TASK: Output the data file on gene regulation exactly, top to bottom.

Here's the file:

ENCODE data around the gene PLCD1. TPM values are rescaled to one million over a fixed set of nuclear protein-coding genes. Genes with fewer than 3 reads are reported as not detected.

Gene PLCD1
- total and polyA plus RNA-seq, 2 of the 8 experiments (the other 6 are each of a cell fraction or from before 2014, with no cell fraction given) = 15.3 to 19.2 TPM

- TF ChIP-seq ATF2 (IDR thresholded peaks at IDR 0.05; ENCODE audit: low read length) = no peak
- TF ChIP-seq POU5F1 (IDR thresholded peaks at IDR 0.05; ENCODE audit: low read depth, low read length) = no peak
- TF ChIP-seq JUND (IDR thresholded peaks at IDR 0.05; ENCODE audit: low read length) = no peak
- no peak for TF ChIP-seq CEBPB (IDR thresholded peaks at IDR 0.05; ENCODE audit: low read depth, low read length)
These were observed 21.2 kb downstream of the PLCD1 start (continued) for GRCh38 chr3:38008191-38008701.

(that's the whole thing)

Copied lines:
ENCODE data around the gene PLCD1. TPM values are rescaled to one million over a fixed set of nuclear protein-coding genes. Genes with fewer than 3 reads are reported as not detected.

Gene PLCD1
- total and polyA plus RNA-seq, 2 of the 8 experiments (the other 6 are each of a cell fraction or from before 2014, with no cell fraction given) = 15.3 to 19.2 TPM

- TF ChIP-seq ATF2 (IDR thresholded peaks at IDR 0.05; ENCODE audit: low read length) = no peak
- TF ChIP-seq POU5F1 (IDR thresholded peaks at IDR 0.05; ENCODE audit: low read depth, low read length) = no peak
- TF ChIP-seq JUND (IDR thresholded peaks at IDR 0.05; ENCODE audit: low read length) = no peak
- no peak for TF ChIP-seq CEBPB (IDR thresholded peaks at IDR 0.05; ENCODE audit: low read depth, low read length)
These were observed 21.2 kb downstream of the PLCD1 start (continued) for GRCh38 chr3:38008191-38008701.